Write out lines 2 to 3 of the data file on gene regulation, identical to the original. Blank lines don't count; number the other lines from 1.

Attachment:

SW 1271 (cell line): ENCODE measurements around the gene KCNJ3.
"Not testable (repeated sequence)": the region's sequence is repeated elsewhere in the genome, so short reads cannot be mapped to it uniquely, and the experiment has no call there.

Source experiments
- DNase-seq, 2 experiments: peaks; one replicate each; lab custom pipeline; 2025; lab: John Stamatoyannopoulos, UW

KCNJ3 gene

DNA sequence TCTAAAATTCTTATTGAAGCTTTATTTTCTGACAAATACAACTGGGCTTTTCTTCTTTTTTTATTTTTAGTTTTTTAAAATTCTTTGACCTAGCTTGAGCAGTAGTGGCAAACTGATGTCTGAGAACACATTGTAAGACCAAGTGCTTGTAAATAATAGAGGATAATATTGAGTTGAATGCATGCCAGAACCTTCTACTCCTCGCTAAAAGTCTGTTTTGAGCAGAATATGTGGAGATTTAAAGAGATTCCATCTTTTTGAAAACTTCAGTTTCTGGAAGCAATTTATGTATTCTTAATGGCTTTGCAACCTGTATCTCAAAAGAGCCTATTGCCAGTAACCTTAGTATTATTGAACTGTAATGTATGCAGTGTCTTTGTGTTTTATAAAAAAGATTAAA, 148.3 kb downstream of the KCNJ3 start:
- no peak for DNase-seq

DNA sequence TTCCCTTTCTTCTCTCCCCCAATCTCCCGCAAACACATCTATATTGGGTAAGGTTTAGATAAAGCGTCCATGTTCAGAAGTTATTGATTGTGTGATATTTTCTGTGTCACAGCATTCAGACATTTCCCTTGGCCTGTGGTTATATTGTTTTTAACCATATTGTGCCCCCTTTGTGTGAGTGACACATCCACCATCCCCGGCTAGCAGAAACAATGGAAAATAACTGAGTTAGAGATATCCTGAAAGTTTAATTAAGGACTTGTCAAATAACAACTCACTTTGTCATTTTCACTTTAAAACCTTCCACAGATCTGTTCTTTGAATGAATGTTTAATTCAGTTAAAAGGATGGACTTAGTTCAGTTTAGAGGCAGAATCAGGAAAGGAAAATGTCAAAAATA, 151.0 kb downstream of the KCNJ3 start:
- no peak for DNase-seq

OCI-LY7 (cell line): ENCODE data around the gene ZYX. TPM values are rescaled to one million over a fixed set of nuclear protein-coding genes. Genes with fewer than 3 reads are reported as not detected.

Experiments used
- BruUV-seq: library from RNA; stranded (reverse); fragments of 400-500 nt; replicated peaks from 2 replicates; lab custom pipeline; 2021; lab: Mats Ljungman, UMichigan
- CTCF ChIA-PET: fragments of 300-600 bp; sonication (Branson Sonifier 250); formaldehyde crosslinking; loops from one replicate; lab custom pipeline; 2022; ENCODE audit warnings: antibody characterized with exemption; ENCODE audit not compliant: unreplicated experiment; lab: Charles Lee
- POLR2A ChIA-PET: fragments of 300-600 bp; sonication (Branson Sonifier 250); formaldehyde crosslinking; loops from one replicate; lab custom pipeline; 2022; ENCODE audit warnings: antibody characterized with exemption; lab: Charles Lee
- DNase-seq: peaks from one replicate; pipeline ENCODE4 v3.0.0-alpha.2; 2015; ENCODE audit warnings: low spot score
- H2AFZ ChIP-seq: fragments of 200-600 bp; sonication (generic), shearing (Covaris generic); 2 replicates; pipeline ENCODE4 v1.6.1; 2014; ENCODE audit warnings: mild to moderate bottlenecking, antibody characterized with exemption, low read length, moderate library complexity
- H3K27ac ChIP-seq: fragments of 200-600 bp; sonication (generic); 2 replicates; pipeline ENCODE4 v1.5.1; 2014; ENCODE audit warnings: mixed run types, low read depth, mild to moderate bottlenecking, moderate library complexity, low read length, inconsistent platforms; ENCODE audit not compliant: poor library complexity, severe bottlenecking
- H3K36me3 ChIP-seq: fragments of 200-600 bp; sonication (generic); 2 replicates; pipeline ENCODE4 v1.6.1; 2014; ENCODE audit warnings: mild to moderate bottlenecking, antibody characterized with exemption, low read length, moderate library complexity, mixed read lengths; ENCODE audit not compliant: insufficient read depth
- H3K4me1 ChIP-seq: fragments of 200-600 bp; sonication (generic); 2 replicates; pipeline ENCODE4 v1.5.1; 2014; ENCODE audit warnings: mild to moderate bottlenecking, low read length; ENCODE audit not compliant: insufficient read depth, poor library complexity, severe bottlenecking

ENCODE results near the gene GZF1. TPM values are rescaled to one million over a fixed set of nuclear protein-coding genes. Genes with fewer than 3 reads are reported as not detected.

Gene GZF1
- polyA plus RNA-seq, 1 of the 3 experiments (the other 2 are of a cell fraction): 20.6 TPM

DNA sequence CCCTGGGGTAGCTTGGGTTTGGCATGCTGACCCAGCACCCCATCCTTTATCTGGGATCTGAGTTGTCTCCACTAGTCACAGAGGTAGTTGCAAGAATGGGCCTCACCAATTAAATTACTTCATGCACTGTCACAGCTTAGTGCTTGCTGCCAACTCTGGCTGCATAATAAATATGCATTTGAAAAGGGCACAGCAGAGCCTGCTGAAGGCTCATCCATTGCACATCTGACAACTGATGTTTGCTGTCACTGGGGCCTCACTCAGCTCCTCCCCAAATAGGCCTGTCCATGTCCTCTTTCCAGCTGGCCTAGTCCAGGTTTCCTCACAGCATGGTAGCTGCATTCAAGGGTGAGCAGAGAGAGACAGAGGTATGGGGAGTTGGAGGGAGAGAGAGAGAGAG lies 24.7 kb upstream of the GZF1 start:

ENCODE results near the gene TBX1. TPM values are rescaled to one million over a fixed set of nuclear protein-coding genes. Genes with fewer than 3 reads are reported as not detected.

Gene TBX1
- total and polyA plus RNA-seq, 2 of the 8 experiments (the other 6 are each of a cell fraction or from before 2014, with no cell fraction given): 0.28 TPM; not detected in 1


"Not testable (repeated sequence)": the region's sequence is repeated elsewhere in the genome, so short reads cannot be mapped to it uniquely, and the experiment has no call there.

Source experiments